Earlier this week, Eric Anderson, one of our Old Hollywood.com community members, posted a link to an article on our community site that outraged Eric and also made me shake my head in disgust. The Hollywood Reporter article focused on the average age of the audience that showed up last weekend to see Larry Crowne.
The article itself (which was simply reporting on audience and studio reactions to the film itself) is not the issue.
The problem is the prevailing New Hollywood ageist attitude about people over 30.
The whole thrust of the article is that the audience that showed up opening weekend for Larry Crowne was overwhelmingly over 50 years old. In The New Hollywood, such a result is so completely off-the-charts undesirable that there is no current frame of reference. In fact, the audience age was so much older than any recent models that a nameless (of course) studio executive commented: “My goodness, there are bristle cone pine trees younger than this movie.’ He should have said “audience” rather than “movie” but he’s nameless so what can we really expect? The whole attitude in the article toward the age of the audience was snarky and derisive to the max.
To which I respond:
“If you would just take off those $17 3D glasses, movie industry, you would see how remarkably wonderful this result actually is. People over 50..you know, those of us that you wrote off about 20 years ago?….will indeed show up, even on an opening weekend in the heat of summer, if you put a product on the screen that attracts us. You folks are so myopically focused on your Burger King tie-ins that you are completely ignoring the great news that all your theories about older people not showing up just blew out the box office window. Actually, maybe that’s why you just want to dismiss the Larry Crowne results. Kind of makes you look a little foolish, doesn’t it?”
If the over 50 audience liked the film, the film will be around for a while. If those people didn’t like it, the film will disappear quickly. What’s relevant is that the film grossed $15 million in its opening weekend by appealing to people in Acts 2 and 3 of life.
As I say in Bringing Back The Old Hollywood:
The New Hollywood: Act One
The Old Hollywood: Acts Two and Three
“It’s never too late to become what you might have been.” (Away From Her, 2006)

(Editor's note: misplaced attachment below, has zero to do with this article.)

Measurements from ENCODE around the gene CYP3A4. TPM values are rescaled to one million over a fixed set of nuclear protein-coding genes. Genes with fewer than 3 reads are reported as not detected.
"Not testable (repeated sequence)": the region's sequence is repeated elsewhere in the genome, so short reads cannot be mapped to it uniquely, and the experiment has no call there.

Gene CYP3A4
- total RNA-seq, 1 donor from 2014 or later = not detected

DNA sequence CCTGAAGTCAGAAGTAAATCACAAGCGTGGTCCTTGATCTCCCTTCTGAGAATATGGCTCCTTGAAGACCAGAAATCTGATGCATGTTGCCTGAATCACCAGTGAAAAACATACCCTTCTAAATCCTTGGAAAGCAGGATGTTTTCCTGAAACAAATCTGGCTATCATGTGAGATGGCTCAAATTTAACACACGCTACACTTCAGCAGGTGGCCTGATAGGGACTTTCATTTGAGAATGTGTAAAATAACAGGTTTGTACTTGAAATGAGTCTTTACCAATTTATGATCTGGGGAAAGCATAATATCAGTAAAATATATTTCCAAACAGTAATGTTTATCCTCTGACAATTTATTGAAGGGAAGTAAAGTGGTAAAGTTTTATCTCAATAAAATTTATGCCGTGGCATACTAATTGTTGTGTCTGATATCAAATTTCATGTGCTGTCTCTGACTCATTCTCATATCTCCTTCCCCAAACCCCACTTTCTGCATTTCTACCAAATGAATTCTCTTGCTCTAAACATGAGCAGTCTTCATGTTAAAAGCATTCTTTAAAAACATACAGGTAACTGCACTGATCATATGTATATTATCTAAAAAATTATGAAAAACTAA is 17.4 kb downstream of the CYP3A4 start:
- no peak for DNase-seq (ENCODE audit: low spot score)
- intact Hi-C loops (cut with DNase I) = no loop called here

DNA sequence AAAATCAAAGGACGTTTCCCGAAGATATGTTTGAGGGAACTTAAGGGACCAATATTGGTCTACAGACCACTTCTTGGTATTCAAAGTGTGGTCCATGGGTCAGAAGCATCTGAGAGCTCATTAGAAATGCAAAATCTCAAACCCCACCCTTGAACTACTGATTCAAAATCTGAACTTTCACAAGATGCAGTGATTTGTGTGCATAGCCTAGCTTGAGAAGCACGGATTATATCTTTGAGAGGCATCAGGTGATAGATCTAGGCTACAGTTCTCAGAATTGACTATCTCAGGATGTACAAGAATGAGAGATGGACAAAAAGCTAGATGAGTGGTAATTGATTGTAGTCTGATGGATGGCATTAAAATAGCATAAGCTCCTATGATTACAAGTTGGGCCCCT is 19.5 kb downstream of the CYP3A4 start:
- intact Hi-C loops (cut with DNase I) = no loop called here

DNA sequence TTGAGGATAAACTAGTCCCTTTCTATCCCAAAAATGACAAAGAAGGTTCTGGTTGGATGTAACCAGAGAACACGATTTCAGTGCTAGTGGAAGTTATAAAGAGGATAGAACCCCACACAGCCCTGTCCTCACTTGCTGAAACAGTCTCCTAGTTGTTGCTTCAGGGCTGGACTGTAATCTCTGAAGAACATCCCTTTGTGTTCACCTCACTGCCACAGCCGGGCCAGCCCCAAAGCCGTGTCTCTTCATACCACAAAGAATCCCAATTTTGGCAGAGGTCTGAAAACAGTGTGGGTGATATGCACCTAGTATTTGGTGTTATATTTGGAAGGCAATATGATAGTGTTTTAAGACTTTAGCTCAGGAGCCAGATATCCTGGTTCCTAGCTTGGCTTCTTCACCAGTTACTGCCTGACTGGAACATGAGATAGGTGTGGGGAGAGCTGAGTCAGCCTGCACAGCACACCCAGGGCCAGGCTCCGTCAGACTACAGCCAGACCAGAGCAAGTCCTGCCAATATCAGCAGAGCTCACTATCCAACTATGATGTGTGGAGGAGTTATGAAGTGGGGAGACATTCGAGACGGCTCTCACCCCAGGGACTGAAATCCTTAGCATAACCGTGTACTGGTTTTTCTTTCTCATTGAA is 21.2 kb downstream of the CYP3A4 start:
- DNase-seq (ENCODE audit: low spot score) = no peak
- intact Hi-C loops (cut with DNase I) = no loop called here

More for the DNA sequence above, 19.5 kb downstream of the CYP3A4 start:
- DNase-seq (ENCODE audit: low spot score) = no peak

The New Hollywood is almost exclusively focused on Act One of the human condition. Much as the youth-obsessed culture of Southern California in which The New Hollywood is centered, The New Hollywood primarily makes and markets films to people under the age of thirty.
The Old Hollywood used to make films for all audience segments because it recognized that, like movies and plays, our lives also include second and third acts.
Every generation feels somewhat left behind and even abandoned when their time in the sun (the California metaphors just keep coming) is over.
Baby boomers (those born roughly between 1945 and 1965), however, have a relationship with movies and media that is unprecedented. We were the first generation to be raised with both movies and television and have no interest whatsoever in abandoning them or, perhaps more succinctly, in being abandoned by them.
Generations X (born roughly between 1966 to 1980) and Y (born roughly between 1981 to 2000) followed the baby boomers and have the same movie and television orientation as well; consequently, they will likely have the same desire to not be abandoned by movies when they move past Act One.
In fact, even the youngest members of Generation X are now moving into Act Two while much of Generation Y is still in Act one.
People who are in the second or third act of life (age thirty and over) still want entertainment that appeals to them and their interests, and these generations now have the power to guarantee that those desires are fulfilled.
The New Hollywood is not structured to do that.
The Old Hollywood is being called home to do just that.
By the time we hit thirty or so, most of us have lived through at least a few dark nights of the soul and, if we are honest with ourselves, we know that we probably will face those kinds of challenges again. We have, that is, looked into our own personal abyss and made adjustments that changed our lives forever.
But, as the curtain rises on Act Two or Three of our lives, we’re still here, aren’t we?
And so is The Old Hollywood.”